Methadone administration historically has been the responsibility of both the Food and Drug Administration (FDA) and the Drug Enforcement Agency (DEA). This organizational structure's policies has historically isolated methadone therapy from the medical mainstream and limited the development of physician expertise. However, the Drug Addiction Treatment Act of 2000 expanded the avenues for the treatment of opioid dependence in the United States from specially licensed methadone facilities to physicians' private offices, where Schedule III-V drugs can be prescribed (Fiellin and O'Connor 2002). Opioid substitution treatment has now been monitored by the Substance Abuse and Mental health Administration and has allowed the expansion of treatment to private practice, which supposedly will create opportunities to provide comprehensive care for addicted patients. It was aimed to reduce stigma associated with the use of opioids, bring addiction treatment into the mainstream of health care, and treatment become similar to that of other chronically ill patients. In addition, it was also hoped such expansion could perhaps provide public health benefits such as reducing heroin demand.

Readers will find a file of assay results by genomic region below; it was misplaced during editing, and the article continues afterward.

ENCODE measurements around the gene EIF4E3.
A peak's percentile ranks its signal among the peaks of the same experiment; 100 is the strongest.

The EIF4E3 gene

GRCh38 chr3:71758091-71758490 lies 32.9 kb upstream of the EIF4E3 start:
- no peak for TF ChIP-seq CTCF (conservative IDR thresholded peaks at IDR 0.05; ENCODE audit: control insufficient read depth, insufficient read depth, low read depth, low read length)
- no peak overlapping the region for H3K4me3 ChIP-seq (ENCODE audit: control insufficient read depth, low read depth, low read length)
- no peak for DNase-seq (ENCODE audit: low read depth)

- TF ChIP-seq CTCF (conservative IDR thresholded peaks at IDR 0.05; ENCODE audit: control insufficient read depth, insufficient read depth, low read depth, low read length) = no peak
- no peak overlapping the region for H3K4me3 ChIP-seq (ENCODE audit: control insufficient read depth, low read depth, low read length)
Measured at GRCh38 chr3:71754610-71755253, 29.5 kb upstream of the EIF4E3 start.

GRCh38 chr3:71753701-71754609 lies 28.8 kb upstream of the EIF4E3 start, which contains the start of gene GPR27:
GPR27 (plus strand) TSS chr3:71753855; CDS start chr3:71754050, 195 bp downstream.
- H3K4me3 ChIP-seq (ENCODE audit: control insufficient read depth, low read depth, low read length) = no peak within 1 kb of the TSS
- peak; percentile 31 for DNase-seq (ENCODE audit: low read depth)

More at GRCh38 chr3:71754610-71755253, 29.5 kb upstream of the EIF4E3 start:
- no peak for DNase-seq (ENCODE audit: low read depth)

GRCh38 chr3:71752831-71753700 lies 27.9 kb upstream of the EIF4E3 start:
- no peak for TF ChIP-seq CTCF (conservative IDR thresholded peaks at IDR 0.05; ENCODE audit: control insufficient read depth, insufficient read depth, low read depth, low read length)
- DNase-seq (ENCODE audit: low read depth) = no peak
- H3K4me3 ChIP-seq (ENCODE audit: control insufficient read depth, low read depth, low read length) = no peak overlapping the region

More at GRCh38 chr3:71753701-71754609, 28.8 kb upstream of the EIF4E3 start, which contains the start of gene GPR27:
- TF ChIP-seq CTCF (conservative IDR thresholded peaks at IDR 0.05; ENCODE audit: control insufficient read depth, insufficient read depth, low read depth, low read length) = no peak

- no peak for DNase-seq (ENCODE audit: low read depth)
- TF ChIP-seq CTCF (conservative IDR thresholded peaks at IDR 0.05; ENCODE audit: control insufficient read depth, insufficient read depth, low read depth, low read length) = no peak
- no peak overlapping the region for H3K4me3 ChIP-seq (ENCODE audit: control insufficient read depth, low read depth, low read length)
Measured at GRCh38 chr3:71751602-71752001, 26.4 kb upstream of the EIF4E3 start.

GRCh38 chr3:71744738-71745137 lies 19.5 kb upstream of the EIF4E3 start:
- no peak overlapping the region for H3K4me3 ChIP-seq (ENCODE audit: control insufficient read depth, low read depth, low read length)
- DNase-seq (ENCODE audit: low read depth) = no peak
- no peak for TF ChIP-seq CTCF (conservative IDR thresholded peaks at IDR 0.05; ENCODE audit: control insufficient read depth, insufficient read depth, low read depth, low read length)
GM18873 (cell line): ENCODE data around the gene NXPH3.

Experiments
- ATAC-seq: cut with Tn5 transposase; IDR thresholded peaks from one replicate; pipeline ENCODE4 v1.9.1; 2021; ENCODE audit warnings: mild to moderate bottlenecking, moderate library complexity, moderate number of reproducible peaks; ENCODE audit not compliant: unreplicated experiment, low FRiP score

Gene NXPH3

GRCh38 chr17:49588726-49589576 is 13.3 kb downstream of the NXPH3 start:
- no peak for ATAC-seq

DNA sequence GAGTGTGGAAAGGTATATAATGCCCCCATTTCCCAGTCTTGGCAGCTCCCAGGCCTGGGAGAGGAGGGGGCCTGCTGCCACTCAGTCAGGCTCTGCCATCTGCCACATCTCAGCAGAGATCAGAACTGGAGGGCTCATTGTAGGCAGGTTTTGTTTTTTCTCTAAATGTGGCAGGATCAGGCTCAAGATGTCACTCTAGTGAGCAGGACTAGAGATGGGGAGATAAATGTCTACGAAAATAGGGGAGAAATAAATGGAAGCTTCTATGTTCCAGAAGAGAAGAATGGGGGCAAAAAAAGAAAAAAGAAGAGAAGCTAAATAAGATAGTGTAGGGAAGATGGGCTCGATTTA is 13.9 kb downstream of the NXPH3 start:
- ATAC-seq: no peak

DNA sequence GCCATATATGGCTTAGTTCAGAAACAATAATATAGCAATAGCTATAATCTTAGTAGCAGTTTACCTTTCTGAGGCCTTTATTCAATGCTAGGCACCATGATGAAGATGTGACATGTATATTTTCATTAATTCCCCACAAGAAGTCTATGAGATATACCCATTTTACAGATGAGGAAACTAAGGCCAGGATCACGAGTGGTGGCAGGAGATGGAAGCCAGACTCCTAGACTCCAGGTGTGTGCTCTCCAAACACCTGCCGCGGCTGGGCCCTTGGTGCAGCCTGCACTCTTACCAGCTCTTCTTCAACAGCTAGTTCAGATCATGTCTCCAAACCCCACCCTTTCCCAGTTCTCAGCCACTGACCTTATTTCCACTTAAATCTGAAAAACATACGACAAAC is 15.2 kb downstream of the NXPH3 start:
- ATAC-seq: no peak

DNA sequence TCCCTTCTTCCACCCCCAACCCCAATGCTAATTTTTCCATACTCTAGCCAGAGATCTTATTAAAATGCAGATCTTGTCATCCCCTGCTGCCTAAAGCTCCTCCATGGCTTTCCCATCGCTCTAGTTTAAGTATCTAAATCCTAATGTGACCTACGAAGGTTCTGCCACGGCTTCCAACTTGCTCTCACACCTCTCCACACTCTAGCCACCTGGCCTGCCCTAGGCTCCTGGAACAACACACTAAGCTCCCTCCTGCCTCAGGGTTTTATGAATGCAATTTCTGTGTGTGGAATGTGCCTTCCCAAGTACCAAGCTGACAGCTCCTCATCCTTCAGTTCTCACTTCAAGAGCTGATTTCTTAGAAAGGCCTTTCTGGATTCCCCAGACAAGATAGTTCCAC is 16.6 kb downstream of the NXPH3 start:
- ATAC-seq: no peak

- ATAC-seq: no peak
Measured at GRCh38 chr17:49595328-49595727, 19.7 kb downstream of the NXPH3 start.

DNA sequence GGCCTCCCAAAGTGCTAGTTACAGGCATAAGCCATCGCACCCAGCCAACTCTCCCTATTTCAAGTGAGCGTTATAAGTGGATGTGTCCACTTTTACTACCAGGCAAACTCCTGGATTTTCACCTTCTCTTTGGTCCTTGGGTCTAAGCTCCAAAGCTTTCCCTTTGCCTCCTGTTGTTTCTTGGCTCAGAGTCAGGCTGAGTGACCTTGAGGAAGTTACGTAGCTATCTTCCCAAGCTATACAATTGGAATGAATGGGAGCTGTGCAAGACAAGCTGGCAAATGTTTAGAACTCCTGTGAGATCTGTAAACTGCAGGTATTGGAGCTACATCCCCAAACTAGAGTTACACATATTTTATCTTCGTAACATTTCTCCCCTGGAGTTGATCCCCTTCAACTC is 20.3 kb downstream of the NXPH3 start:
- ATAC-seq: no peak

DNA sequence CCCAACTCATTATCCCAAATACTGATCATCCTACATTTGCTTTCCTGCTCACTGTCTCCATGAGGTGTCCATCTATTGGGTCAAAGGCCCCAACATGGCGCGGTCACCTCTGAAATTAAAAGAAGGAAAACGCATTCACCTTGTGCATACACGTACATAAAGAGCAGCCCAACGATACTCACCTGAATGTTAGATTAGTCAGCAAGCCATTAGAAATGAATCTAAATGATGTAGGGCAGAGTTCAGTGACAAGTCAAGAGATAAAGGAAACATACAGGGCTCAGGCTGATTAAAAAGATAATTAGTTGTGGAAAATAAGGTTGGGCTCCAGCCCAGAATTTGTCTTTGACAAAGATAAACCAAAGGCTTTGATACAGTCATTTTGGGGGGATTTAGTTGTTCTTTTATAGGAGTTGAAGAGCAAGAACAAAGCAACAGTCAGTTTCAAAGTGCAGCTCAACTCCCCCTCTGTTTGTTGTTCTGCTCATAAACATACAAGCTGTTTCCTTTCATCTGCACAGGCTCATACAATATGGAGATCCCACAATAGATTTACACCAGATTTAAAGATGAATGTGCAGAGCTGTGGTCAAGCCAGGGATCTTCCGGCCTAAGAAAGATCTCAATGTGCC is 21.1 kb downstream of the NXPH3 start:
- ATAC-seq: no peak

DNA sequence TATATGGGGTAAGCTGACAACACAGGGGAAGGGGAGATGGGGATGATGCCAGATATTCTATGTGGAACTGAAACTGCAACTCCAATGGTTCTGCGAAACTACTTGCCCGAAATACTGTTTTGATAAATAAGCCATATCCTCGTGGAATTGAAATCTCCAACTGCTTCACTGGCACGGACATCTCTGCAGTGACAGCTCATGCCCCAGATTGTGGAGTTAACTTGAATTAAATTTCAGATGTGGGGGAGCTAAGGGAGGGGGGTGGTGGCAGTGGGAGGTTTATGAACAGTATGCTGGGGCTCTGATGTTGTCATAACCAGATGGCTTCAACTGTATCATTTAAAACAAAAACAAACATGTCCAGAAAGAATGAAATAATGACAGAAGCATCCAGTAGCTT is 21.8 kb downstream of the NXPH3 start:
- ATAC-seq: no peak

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Being addicted to drugs is a complicated matter condition that's been specified as a disorder that evidences in the obsessional thinking about and utilization of drugs. It's a matter that might continue to get worse and become disastrous and deadly if left untreated.